AAWW TV: Refugee Requiem

By AAWW | November 30, 2017 | Asian American Writers' Workshop

Patrick Rosal, Bao Phi, and Sokunthary Svay confront nationalist mythology with lyrical odes to the America we struggle against, and the one being built through struggle.

AAWW TV: Data, Poetry, Trauma

By AAWW | November 16, 2017 | Asian American Writers' Workshop

Paisley Rekdal, Yanyi and Soyoung Yoon bring together nonfiction, brain science, trauma theory, poetry, and data visualization together to explore intergenerational trauma.

AAWW TV: Tourism in Literature

By AAWW | October 26, 2017 | Asian American Writers' Workshop

Is it possible to write about travel while decolonizing the narrative?

AAWW TV: Marriage, Plotted

By AAWW | October 5, 2017 | Asian American Writers' Workshop

Danzy Senna and Katie Kitamura take on marriage and use it to hold a mirror to our turbulent emotional realities in their new novels.

AAWW TV: Character & Invention in the Short Story

By AAWW | August 31, 2017 | Asian American Writers' Workshop

Akhil Sharma and Kanishk Tharoor speak with Meera Nair about their celebrated short story collections.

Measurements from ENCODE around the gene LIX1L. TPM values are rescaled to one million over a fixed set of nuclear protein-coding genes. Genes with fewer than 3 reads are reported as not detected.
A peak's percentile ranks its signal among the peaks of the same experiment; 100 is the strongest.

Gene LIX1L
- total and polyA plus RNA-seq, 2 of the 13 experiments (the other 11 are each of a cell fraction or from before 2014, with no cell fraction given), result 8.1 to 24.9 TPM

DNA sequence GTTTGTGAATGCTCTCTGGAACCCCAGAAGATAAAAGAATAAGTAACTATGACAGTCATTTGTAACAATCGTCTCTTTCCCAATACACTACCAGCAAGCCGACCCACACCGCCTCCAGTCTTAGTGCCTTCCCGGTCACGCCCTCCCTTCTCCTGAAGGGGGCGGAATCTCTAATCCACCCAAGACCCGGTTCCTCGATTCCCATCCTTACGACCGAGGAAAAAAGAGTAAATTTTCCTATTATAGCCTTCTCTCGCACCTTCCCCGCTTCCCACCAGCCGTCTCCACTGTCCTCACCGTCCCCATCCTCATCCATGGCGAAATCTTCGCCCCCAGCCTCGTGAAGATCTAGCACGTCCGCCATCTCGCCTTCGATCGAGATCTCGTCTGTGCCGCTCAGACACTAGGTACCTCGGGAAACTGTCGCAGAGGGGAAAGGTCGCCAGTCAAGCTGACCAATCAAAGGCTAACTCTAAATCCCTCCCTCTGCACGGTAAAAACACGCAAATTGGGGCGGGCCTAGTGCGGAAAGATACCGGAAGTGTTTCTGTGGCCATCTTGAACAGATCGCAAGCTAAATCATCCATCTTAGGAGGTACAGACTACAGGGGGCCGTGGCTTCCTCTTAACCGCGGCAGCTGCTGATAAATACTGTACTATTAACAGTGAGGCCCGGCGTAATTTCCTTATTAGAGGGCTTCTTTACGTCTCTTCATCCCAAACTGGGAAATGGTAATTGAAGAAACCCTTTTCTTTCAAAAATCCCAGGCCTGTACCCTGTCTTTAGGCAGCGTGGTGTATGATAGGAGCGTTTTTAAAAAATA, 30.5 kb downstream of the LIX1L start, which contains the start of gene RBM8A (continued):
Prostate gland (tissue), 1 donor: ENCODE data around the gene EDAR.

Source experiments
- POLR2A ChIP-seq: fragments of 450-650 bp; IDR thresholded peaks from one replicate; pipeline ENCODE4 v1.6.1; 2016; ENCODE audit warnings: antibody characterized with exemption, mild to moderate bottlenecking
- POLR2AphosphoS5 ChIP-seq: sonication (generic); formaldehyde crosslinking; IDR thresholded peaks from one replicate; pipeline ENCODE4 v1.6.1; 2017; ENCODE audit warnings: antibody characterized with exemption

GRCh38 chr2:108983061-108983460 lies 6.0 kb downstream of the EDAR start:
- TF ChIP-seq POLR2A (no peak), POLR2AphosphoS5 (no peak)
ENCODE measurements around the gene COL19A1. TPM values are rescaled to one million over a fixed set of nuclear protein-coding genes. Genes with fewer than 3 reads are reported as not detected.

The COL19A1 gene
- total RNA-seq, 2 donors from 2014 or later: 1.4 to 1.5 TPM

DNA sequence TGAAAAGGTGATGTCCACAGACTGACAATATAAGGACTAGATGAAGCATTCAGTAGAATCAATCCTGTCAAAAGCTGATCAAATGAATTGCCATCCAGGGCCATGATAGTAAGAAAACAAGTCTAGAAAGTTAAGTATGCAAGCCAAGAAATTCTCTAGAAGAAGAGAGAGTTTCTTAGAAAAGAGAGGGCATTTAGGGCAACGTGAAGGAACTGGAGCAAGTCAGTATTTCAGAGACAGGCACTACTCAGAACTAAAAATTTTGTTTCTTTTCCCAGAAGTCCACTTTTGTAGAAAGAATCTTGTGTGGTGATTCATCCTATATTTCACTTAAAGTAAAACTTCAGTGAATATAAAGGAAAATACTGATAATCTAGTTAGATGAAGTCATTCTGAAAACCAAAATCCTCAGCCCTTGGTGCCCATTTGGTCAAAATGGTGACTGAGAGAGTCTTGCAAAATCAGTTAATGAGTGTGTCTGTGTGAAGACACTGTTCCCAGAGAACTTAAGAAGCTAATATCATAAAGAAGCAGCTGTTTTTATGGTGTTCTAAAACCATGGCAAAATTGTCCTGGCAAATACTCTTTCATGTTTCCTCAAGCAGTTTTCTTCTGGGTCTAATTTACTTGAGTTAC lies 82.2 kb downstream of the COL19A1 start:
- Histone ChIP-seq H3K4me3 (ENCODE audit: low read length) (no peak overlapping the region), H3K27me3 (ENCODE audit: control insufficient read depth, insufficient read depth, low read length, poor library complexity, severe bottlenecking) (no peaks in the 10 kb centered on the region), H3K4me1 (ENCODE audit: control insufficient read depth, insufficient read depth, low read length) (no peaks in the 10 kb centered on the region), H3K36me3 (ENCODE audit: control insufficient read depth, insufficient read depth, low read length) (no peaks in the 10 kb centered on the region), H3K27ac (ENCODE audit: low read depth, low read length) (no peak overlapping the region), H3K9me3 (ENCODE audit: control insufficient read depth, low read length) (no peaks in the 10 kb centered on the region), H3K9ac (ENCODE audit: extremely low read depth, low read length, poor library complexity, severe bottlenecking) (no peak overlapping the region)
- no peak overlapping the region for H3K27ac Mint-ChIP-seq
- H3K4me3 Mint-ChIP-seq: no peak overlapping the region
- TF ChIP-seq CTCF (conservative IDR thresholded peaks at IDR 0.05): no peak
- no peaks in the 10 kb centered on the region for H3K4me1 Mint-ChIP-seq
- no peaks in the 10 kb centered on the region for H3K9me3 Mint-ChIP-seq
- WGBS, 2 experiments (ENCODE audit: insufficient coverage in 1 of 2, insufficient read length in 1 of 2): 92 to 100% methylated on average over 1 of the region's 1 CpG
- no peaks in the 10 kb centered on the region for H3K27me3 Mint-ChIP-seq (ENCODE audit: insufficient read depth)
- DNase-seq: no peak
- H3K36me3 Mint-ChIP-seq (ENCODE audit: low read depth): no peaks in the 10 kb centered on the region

AAWWTV: I Can’t Go On, I’ll Go On

By AAWW | August 24, 2017 | Asian American Writers' Workshop

Patty Yumi Cottrell, Eugene Lim and Anelise Chen take on the life-killing forces of capitalism, the political status quo, and suicide in their new novels.

AAWW TV: Migrant Father Fragment

By AAWW | August 17, 2017 | Asian American Writers' Workshop

Writers Q.M. Zhang and lê th? di?m thúy speak with Hua Hsu about their fragmented, hybrid works that explore themes of immigration, grief, and fatherhood.

AAWW TV: Family vs. Immigration

By AAWW | August 10, 2017 | Asian American Writers' Workshop

Novelist Shanthi Sekaran speaks with Race Forward’s Rinku Sen and Kavita Das about how our immigration system threatens families of color

AAWW TV: Microagressions (& Other Poems)

By AAWW | November 17, 2016 | Asian American Writers' Workshop

Poets Claudia Rankine and Hoa Nguyen speak with Rigoberto Gonzalez about the urgent need for poetry as a force for political change.

AAWW TV: Process Talk I

By AAWW | October 27, 2016 | Asian American Writers' Workshop

Writers Jaswinder Bolina, Ching-In Chen, Bich Minh Nguyen and Timothy Yu reflect on their writing processes

AAWW TV: Archive Seance with M. NourbeSe Philip and Phinder Dulai

By | June 23, 2016 | Asian American Writers' Workshop

From the slave ship Zong to the Japanese steamship Komagata Maru, two experimental poets draw on legal papers and ship records as they raise spirits from the sea

AAWW TV: Poetry & Politics

By AAWW | June 16, 2016 | Asian American Writers' Workshop

Poets Monica Sok, Aimee Suzara, and David Mura explore their political landscapes through poems on the Khmer Rouge, the 1904 St. Louis World’s Fair, family, and antiblackness.

AAWW TV: Remixing Guantanamo Bay

By AAWW | March 23, 2016 | Asian American Writers' Workshop

Poet Philip Metres talks about why he chose to create an opera from a redacted history of torture